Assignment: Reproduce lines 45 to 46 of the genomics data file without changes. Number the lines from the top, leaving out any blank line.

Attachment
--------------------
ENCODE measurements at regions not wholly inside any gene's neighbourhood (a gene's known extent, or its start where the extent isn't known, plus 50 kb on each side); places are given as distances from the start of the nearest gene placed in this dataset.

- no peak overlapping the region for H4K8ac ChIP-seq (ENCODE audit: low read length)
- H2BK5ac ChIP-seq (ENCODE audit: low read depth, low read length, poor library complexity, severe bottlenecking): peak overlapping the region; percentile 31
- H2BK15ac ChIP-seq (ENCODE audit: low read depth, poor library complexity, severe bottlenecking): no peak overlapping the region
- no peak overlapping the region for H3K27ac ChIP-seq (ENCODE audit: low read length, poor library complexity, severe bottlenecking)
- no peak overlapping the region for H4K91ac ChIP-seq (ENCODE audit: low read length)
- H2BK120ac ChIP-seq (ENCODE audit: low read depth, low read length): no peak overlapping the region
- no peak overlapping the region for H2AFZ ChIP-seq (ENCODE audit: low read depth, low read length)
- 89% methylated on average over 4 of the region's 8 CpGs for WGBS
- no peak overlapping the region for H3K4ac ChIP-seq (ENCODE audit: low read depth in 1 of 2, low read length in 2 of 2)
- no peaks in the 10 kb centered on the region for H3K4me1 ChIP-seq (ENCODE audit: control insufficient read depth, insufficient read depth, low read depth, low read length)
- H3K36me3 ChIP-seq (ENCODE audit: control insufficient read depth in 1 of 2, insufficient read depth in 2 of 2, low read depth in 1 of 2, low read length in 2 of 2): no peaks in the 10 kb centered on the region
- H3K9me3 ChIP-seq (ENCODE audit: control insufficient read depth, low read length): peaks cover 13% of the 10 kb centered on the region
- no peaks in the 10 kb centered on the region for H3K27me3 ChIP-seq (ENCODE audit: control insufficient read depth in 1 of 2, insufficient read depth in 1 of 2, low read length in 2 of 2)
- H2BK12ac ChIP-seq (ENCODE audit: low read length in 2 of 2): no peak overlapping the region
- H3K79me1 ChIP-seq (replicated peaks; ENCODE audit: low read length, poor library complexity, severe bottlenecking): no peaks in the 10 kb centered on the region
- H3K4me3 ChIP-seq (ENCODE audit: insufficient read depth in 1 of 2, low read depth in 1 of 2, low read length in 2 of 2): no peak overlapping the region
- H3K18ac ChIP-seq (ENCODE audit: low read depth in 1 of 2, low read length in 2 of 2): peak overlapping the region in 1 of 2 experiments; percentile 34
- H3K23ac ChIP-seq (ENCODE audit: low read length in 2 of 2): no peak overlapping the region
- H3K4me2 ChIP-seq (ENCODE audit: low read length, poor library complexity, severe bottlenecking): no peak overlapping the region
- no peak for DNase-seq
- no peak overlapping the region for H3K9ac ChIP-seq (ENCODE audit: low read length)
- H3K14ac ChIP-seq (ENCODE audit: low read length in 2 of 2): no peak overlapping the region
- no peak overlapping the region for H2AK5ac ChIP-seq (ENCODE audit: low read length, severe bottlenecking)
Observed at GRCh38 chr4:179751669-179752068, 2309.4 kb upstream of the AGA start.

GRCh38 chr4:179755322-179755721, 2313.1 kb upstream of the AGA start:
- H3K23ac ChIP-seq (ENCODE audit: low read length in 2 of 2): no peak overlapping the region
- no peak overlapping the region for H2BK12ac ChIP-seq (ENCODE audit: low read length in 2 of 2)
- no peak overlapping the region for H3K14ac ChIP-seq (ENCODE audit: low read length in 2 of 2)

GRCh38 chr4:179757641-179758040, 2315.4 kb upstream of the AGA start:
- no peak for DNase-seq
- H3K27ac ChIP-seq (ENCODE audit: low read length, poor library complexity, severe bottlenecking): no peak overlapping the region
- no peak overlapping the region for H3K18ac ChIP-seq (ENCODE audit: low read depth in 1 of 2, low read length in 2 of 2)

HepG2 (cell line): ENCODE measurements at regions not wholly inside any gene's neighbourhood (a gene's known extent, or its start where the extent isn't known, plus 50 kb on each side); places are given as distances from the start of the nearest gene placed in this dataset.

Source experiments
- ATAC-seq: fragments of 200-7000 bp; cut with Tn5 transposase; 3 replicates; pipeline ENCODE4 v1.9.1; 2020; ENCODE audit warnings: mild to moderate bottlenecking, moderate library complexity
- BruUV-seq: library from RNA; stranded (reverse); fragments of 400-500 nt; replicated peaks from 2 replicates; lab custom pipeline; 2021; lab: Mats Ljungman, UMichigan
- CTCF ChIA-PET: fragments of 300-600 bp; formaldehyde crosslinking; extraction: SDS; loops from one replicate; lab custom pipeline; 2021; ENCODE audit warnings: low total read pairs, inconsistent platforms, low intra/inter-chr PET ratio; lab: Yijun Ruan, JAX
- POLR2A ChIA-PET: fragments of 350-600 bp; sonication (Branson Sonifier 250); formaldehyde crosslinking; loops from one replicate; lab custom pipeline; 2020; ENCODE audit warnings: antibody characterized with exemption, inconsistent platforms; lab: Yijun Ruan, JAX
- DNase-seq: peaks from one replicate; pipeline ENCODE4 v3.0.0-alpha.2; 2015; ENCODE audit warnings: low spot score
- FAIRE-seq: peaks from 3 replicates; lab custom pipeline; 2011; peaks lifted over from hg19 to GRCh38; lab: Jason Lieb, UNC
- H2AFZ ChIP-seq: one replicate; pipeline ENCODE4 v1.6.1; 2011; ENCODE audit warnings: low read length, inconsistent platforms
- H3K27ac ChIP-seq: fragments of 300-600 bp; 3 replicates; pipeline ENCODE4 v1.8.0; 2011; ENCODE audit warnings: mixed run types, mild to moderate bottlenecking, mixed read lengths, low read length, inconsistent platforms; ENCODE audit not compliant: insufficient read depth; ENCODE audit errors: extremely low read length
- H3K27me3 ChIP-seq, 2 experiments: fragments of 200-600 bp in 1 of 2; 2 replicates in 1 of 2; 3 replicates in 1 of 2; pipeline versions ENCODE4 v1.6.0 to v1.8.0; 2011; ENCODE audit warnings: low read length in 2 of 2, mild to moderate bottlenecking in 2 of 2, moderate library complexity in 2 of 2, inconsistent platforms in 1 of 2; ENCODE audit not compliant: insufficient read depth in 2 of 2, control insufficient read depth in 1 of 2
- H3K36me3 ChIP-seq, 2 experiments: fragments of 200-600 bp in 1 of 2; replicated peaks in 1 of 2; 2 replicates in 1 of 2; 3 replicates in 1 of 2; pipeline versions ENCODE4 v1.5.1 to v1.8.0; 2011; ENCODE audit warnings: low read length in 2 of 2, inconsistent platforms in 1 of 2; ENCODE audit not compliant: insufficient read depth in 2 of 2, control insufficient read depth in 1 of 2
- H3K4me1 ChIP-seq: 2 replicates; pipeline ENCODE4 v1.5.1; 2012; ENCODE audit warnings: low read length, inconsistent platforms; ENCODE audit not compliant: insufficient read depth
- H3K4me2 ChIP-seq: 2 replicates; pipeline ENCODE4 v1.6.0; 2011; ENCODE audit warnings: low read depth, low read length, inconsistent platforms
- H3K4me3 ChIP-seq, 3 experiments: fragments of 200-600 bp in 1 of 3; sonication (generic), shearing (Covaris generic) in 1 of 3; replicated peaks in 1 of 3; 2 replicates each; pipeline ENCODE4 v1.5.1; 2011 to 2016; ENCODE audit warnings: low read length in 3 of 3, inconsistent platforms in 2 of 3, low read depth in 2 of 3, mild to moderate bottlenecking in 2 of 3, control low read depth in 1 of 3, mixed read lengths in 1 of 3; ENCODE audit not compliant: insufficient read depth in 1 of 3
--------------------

- H3K36me3 ChIP-seq, 2 experiments: fragments of 200-600 bp in 1 of 2; replicated peaks in 1 of 2; 2 replicates in 1 of 2; 3 replicates in 1 of 2; pipeline versions ENCODE4 v1.5.1 to v1.8.0; 2011; ENCODE audit warnings: low read length in 2 of 2, inconsistent platforms in 1 of 2; ENCODE audit not compliant: insufficient read depth in 2 of 2, control insufficient read depth in 1 of 2
- H3K4me1 ChIP-seq: 2 replicates; pipeline ENCODE4 v1.5.1; 2012; ENCODE audit warnings: low read length, inconsistent platforms; ENCODE audit not compliant: insufficient read depth